My expectations were sky high when I visited Royal County Down last year. The famous Northern Ireland links is rated the top course in the world by Golf Digest and fourth by Golf Magazine. Everyone I had talked to told me how magical the place is. Every picture I had seen looked awesome. I had to make the trek.
Amazingly, Royal County Down exceeded my expectations. It’s out of this world and, without question, the best golf course I have ever played. The setting is amazing, the club is welcoming, and there are almost too many good golf holes to keep track of. All golfers should have this place at the top of their list of must-play courses
Royal County Down is the centerpiece of the tiny town of Newcastle, which sits next to Dundrum Bay in the southern part of Northern Ireland. The course is about a one-hour drive south of Belfast, and about two hours north of Dublin. The club was opened in 1889 and originally designed by Old Tom Morris. It has seen a number of changes over the years, which are well chronicled on the club’s website. Today, County Down remains a generally private club, but sets aside tee times for the public certain days of the week. You must book well in advance. Green fees range from 220 to 240 British Pounds, which is approximately 300 to 325 U.S. Dollars as of publication.
What’s good about County Down?
Everything! But if I had to break it down, I’d say…
The land: County Down is on land that is blessed for golf. Like any links course, County Down is right next to the sea. But it separates itself from other links courses in a number of ways that make it truly amazing. To start, the course features the most massive sand dunes that I have ever seen on a golf course. The dunes look awesome, and they frame many of the holes in a stunning fashion while also providing vistas for some incredible views of the course, Dundrum Bay, and the Mountains of Mourne. The course also features an abundance of tall native grass and gorse that adds to the course’s character. Sure, most links courses have tall grass and gorse, but County Down takes it to another level. It feels like a national park with a golf course carved into it. 100% pure. Finally, the turf at County Down is perfect for golf. It’s firm like the ground should be at any links course, but it wasn’t hard-pan firm like some other links courses. Instead, the turf had a touch of sponginess that allowed for harmoniously perfect contact between club, ball, and ground.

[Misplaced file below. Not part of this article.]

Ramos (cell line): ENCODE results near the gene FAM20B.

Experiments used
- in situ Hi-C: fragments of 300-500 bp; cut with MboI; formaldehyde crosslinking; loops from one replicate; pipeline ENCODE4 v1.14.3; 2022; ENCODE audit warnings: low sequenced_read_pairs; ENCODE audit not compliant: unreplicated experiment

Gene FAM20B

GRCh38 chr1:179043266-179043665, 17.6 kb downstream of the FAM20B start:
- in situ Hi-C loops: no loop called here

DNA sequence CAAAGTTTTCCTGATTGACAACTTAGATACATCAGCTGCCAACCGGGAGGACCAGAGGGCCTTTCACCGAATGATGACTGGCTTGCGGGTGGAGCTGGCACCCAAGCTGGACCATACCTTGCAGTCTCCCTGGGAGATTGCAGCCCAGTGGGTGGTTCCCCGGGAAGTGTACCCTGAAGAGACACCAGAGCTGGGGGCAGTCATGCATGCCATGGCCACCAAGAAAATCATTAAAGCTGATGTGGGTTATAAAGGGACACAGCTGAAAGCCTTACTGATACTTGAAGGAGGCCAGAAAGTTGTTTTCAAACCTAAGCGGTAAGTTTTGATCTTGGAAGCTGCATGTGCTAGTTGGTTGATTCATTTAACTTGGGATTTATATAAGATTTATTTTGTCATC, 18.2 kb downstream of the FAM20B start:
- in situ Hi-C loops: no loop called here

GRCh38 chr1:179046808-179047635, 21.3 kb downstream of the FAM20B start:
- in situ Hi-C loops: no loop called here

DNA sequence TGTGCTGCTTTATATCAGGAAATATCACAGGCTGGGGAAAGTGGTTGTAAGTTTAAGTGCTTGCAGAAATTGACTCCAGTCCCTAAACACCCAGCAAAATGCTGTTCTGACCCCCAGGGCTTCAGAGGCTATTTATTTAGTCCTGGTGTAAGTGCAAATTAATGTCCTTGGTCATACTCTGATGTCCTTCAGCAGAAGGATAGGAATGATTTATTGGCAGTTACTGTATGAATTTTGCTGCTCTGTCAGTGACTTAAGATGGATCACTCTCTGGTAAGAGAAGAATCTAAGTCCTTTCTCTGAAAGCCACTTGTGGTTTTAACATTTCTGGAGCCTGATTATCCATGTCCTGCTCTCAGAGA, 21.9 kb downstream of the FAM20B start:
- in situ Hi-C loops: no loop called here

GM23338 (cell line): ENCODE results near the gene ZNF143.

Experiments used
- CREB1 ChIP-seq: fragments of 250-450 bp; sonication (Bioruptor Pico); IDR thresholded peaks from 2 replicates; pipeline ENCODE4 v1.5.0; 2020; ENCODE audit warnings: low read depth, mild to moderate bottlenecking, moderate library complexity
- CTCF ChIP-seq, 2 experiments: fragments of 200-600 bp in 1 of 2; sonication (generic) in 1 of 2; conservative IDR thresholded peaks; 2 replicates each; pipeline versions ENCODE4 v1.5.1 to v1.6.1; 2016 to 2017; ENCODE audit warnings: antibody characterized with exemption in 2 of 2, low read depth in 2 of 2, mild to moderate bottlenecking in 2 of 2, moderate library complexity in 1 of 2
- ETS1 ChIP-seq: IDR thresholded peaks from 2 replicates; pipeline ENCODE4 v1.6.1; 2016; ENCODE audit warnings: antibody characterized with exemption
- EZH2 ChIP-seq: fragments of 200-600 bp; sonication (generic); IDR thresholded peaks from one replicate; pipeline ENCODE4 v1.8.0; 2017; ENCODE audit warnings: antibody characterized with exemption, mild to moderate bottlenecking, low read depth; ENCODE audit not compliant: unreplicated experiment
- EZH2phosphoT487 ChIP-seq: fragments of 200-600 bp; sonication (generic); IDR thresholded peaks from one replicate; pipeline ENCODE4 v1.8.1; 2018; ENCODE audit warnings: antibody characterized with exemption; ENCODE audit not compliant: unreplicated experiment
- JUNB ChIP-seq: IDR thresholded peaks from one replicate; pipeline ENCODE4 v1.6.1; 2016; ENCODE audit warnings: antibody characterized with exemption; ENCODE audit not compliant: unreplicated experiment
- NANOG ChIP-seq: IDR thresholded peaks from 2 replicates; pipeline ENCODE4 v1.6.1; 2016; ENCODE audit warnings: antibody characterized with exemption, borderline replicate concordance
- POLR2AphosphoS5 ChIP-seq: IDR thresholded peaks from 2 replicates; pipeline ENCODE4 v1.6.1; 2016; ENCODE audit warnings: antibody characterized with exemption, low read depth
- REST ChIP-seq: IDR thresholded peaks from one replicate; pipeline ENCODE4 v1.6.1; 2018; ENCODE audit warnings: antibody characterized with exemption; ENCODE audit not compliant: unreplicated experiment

The collection of golf holes: There are sooooo many good holes at County Down. A strong argument can (and has) been made that the front nine at County Down is the best front nine in all of golf. But the back nine easily holds its own and has quite a collection of good holes too. Even the closing stretch, while lacking the WOW factor that the rest of the course has, provides an excellent finish, with a driveable par-4 and a testy par-5 to finish.
What’s bad about County Down?
Nothing! I wouldn’t change a thing.
Here are a few holes to note. Important disclaimer: I played County Down on an incredibly foggy day. The staff kept apologizing for the fog, but the fog did not ruin the experience one bit. Frankly, it turned out to be quite sensational to see every layer of this course revealed shot-by-shot as I traversed the course. The only downside was that I was not able to snap as many pictures as I normally do. There are lots of picture-worthy holes on this course that I just wasn’t able to get a good shot of because of the fog. But I still took enough to give you a good idea of why this place is so phenomenal.
I’ve provided two yardages for each hole: one from the 7,186-yard Championship Tees, and one from the 6,675-yard Stableford Tees, which are the tees I played, and which provide a great test for even low handicappers.
First hole, 539 / 503 yards: The opener at County Down provides a perfect introduction to the course. It’s a reachable par-5 framed by some huge dunes on the left and Dundrum Bay on the right. With no fairway bunkers to deal with, it’s a great hole to let one rip off the tee to set up a chance to reach the green in two. The green might be the longest on the course, I think it’s possible to have a 100 foot putt or even longer. Still, the first is probably the best birdie hole at County Down.
Third hole, 475 / 455 yards: As my readers know, I am the king of hyperbole. I often say something (golf or otherwise) is “one of the best” I’ve ever seen. With that said, I make the following statement with all sincerity: County Down’s third hole is the best par-4 I’ve ever played. It is EPIC. It starts with a slightly elevated tee that provides a great view of much of the front nine. From the tee, the fairway opens up on the left side over a pair of fairway bunkers, so the tendency will be to aim left over those bunkers. But a tee shot too far left results in a blind second shot over a massive dune that features one of the coolest blow-out bunkers I have ever seen. That dune and another to the right pinch the fairway to just a few yards wide from about 150 yards from the hole. The fairway then opens up on the other side of these dunes to a green that is framed by a literal mountain of a dune behind the green. The green itself is pretty flat, but there’s some more bunkers a few yards short of the green, then a small but nasty bunker to the left of the green. The combination of strategy and scenery on the third hole make it spectacular.